If wall is a go, Border Patrol expects surge of crossings into Southwest
PHOENIX — The proposed wall between America and Mexico remains part of immigration reform, and that has the Border Patrol taking another look at staffing.
“We are prepared for [a rush on border crossings before the wall goes up] — we’re not staffed for it, that’s the problem,” National Border Patrol union President Brandon Judd said Monday on KTAR News 92.3 FM’s Arizona’s Morning News.
“But we can do surges in certain locations. We can pull [staff] from locations that aren’t as busy and we can move them over to the locations that are busy until we get fully staffed.”
There were about 19,400 agents working across the country last year. In 2011, there were 21,444.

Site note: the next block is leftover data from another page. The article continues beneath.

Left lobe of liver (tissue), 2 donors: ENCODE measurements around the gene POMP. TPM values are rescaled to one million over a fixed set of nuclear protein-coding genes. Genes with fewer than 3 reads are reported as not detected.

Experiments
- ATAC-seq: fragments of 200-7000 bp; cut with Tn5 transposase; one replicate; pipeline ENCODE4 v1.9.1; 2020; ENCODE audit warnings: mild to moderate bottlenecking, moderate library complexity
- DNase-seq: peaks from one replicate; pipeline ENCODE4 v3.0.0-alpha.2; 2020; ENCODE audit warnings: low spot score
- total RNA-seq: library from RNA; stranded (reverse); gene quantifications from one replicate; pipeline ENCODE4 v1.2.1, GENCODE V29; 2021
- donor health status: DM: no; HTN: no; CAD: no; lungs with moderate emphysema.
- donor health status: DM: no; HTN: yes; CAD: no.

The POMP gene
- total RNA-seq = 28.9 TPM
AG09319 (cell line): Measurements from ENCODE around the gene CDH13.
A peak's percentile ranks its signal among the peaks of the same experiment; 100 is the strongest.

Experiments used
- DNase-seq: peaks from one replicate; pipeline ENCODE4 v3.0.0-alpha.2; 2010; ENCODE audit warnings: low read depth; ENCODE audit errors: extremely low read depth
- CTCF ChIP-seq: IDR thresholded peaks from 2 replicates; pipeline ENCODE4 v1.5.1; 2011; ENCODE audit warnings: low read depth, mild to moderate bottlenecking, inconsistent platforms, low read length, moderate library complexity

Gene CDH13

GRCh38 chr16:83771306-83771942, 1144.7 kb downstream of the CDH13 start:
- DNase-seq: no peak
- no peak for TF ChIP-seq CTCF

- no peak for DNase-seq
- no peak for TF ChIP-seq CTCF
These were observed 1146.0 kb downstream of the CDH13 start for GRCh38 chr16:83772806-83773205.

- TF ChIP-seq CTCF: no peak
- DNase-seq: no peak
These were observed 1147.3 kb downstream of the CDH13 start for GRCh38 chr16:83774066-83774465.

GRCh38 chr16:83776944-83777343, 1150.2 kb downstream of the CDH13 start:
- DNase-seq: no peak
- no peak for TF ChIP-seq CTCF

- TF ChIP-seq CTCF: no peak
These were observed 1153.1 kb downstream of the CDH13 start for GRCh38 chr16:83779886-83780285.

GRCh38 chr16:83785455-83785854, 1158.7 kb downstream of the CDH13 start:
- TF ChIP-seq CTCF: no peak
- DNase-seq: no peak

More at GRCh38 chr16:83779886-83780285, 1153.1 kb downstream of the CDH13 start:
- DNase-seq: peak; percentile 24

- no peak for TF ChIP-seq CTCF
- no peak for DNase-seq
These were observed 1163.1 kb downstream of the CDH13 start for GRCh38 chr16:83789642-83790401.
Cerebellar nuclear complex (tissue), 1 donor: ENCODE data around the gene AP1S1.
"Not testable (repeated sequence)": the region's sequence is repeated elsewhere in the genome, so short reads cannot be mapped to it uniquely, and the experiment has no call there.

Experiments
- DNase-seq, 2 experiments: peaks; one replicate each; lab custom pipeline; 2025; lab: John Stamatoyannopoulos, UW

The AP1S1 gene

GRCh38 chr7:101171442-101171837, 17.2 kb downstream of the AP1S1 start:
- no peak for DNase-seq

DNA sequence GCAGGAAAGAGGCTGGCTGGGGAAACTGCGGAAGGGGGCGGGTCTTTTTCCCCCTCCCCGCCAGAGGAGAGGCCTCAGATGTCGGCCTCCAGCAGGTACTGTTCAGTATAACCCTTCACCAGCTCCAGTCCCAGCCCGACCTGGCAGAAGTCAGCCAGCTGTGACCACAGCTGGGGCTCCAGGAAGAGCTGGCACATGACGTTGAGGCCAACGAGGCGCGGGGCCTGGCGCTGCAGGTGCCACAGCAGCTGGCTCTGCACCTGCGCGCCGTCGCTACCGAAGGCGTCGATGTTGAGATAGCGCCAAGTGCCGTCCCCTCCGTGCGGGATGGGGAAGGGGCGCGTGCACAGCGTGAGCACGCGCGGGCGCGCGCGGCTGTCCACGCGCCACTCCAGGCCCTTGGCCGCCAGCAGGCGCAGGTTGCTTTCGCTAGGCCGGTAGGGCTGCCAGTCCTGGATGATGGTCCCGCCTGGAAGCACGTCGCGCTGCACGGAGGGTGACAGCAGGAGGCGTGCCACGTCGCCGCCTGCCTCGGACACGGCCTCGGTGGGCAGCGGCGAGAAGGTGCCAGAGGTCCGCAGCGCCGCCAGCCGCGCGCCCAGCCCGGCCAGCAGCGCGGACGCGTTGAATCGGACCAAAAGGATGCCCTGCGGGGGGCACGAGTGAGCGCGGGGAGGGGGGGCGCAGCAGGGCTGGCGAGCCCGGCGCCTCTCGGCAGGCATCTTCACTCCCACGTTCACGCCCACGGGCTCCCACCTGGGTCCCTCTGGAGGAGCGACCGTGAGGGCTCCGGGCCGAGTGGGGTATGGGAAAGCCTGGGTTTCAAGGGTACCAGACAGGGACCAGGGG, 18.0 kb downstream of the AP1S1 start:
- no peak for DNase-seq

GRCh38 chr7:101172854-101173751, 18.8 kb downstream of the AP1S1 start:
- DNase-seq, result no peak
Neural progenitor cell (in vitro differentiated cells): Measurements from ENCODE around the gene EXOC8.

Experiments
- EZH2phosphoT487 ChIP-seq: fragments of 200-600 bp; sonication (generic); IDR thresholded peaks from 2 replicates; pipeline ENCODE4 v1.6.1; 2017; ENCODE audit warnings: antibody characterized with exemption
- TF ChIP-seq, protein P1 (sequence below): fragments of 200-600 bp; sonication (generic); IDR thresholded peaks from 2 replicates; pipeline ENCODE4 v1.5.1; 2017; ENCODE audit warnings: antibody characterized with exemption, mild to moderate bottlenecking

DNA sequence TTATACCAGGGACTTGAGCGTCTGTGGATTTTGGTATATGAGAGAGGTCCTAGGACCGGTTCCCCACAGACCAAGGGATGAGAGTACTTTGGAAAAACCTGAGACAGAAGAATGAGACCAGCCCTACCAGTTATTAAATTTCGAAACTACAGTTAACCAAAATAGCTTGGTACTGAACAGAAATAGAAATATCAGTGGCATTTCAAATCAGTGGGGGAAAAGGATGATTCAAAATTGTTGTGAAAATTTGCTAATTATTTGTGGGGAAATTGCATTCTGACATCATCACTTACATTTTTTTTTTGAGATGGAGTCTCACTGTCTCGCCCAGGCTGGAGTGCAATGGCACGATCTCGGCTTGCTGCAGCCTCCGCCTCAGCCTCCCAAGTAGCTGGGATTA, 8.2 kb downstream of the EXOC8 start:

Judd, who spent years at the Tucson Sector, cited pay and job dissatisfaction as reasons for attrition.
The Department of Homeland Security said apprehensions for fiscal year 2018, which began last October, had increased slightly.
“If we arrested 300,000 people last year [trying to cross into the Southwest], if we’re 50 percent effective, then 150,000 people got by us.”
The White House immigration plan has drawn some dissatisfaction from members of both parties, but overall, Judd believed the proposal was “an extremely good deal,” he said.
In exchange for $25 billion in funding for the wall, Trump has said about 1.8 million immigrants — the majority protected by Deferred Action for Childhood Arrivals — could be eligible for a path to citizenship.
Judd doesn’t have a big problem with that.
“If we’re able to shut down the border to where we apprehend and deport every single person that crosses the border illegally, then that 1.8 million people we legalize is actually a very good trade-off.”
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